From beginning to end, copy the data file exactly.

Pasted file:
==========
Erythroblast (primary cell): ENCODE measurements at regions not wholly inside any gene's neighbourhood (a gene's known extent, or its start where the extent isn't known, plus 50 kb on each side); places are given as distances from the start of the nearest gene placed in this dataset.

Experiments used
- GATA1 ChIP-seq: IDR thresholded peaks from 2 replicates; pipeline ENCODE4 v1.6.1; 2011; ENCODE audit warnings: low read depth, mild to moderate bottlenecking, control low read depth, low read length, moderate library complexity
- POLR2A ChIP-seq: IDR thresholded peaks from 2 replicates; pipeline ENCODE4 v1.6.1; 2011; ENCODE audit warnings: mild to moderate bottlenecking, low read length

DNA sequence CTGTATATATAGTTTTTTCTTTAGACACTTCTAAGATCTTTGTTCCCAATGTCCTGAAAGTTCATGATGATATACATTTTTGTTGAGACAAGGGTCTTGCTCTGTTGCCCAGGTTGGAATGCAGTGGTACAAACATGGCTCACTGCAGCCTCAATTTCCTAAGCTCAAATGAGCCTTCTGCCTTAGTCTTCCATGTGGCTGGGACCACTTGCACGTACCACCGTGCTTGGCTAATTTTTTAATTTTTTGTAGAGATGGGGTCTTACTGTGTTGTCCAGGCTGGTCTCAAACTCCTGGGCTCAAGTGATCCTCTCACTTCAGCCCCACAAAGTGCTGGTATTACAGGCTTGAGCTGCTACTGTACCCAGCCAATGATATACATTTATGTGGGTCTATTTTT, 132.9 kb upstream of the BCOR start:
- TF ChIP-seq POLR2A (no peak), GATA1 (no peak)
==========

Erythroblast (primary cell): ENCODE measurements at regions not wholly inside any gene's neighbourhood (a gene's known extent, or its start where the extent isn't known, plus 50 kb on each side); places are given as distances from the start of the nearest gene placed in this dataset.

Experiments used
- GATA1 ChIP-seq: IDR thresholded peaks from 2 replicates; pipeline ENCODE4 v1.6.1; 2011; ENCODE audit warnings: low read depth, mild to moderate bottlenecking, control low read depth, low read length, moderate library complexity
- POLR2A ChIP-seq: IDR thresholded peaks from 2 replicates; pipeline ENCODE4 v1.6.1; 2011; ENCODE audit warnings: mild to moderate bottlenecking, low read length

DNA sequence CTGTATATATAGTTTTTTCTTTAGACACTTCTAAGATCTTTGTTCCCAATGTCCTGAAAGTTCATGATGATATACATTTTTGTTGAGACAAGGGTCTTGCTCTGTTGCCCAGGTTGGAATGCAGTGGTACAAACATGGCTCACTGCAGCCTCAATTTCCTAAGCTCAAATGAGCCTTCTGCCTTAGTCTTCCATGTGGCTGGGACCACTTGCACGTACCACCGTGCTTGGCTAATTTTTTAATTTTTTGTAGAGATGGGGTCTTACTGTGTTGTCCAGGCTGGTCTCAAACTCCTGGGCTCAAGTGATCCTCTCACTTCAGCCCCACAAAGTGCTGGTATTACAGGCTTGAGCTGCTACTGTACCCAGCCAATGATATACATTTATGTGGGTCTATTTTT, 132.9 kb upstream of the BCOR start:
- TF ChIP-seq POLR2A (no peak), GATA1 (no peak)